Exciting news: Boxcar is producing a commercial! Our team is feeling very enthusiastic about this project and I was lucky enough to be included in the writing process. I’ve been learning a lot this past week and a half regarding writing in advertising and I came away with three key aspects to consider when writing a commercial: visuals, time, and story.


Unless you’ve been trained to write for video, accompanying visuals with the written word is difficult. In other forms of creative writing, the visual component is an imaginary one that exists in the mind of the reader and has the capacity to change. A good writer will include imagery that guides the reader in their own construction of a visual, but this imagery does not need to be highly specific. This is not the case when writing for video, where visuals are an integral piece of what you’re attempting to communicate. If the visual component of a video script is not clear and specific, the client will likely not understand your message and have different expectations about how their spot will look. This can cause problems during production and filming, so it’s important to have a static and specific visual that accompanies the written portion of the script.


Commercials have stringent timeframes. A 30-second spot absolutely must be 30 seconds – no more and not much less. For seasoned vets, like Mollie, Jim, and Brian, this is no problem. For beginners like me, figuring out exactly what will fit into a specific timeframe is challenging. Luckily, we had a ton of old scripts on hand that I could reference and learn from. I began to get a feel for how much would fit into 30 seconds by reading these old scripts and pulling inspiration from other team members.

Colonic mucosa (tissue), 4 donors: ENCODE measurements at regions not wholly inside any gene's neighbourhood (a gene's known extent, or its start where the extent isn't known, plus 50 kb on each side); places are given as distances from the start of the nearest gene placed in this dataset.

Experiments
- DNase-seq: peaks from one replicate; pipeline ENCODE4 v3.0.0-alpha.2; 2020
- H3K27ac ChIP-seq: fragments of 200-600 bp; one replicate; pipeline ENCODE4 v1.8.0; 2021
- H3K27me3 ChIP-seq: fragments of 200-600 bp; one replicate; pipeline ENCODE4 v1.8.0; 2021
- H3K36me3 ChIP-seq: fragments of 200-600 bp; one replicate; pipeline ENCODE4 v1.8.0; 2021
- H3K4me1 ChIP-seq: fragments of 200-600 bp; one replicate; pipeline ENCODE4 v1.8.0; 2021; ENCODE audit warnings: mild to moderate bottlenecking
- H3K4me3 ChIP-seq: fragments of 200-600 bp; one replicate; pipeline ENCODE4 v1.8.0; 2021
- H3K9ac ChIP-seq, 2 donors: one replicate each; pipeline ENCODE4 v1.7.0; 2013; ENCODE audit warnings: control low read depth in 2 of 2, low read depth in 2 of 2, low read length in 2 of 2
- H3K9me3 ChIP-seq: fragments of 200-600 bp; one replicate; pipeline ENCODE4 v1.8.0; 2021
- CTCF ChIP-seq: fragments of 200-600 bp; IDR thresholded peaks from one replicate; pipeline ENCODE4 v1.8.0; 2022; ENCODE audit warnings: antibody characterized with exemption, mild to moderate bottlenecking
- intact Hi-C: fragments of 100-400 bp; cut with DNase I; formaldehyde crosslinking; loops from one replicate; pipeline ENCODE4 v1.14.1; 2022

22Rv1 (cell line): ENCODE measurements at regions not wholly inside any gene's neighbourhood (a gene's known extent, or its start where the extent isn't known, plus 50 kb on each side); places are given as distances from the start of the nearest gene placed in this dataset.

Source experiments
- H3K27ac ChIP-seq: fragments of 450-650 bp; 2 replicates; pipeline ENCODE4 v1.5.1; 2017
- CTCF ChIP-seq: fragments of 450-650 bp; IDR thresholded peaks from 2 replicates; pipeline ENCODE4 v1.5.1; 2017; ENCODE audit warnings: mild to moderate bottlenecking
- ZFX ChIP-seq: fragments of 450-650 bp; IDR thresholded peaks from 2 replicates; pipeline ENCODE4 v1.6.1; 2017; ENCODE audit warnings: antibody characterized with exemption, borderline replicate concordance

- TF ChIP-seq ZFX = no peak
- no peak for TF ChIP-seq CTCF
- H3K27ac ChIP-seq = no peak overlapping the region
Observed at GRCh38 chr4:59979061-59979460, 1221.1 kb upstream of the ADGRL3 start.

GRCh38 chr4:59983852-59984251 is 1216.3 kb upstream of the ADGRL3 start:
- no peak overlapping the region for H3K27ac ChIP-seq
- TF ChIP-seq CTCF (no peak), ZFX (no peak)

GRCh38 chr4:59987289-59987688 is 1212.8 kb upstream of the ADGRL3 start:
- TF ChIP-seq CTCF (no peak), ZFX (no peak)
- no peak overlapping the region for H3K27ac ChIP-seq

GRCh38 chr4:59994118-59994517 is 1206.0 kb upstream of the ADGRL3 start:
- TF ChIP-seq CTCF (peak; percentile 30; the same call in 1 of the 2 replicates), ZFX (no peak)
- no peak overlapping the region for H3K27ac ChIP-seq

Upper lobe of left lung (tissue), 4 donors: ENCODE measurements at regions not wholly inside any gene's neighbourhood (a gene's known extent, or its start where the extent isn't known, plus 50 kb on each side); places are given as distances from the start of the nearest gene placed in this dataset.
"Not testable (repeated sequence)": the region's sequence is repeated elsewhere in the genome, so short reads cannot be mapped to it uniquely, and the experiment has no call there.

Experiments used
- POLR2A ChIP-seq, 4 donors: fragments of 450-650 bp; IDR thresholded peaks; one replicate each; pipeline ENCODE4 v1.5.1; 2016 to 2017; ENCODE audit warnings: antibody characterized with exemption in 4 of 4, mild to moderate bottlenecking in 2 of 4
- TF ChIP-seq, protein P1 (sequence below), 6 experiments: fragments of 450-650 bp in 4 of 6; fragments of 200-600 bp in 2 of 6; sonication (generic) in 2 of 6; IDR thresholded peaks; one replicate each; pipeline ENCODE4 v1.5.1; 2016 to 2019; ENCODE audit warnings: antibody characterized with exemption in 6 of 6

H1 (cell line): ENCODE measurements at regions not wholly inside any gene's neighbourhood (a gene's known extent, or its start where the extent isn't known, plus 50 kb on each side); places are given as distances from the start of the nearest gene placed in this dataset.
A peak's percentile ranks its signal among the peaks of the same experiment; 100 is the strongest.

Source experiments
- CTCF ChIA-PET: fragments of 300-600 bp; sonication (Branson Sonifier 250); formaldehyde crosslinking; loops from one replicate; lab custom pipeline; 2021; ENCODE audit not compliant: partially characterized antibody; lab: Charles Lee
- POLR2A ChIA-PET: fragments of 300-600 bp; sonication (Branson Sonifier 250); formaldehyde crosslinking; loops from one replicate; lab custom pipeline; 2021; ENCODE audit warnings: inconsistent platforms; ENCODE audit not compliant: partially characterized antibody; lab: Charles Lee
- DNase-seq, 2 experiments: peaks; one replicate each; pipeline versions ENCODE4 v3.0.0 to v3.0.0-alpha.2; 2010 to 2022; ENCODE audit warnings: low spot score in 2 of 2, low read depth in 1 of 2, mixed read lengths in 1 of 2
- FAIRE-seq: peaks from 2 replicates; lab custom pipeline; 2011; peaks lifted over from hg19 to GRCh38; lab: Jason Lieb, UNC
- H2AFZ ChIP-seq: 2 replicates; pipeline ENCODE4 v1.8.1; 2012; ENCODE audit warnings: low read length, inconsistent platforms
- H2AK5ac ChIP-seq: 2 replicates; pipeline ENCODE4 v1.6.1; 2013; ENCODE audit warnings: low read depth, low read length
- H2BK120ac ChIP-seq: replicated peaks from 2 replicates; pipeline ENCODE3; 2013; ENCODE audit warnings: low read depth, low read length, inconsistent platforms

Storytelling is vital to persuasion, so it needs to be the driving force in a commercial. The most recent video I wrote at Boxcar was an instructional one. Its purpose was to inform rather than sell, so it did not have a central storyline. Additionally, storytelling in advertising is different from storytelling in other forms of creative writing. Because of my lack of familiarity with video and advertising’s style of storytelling, my early drafts lacked direction. After writing a few of these drafts, Mollie gave me this great advice:


Imagine you’re telling a basic boy-meets-girl story with the focus on the girl. What can you tell me about her? Whats her occupation? Is she a penguin? If she’s a penguin, does she have a broken fin? Once you figure out who she is, what her motivations are, and why she matters, you can develop her character and tell her story.


I went back to my scripts and found the motives of the characters within them as well as the motives of the spot’s potential viewers. Doing this gave my drafts some purpose and direction and provided me with the necessary inspiration to brainstorm more ideas.


This was an incredibly collaborative writing project. The entire team would write a few scripts, regroup and share ideas, then go back to writing with the input and inspiration that we got from each other. There was such a free exchange of ideas, and I definitely learned a lot about video, writing, and storytelling in the process.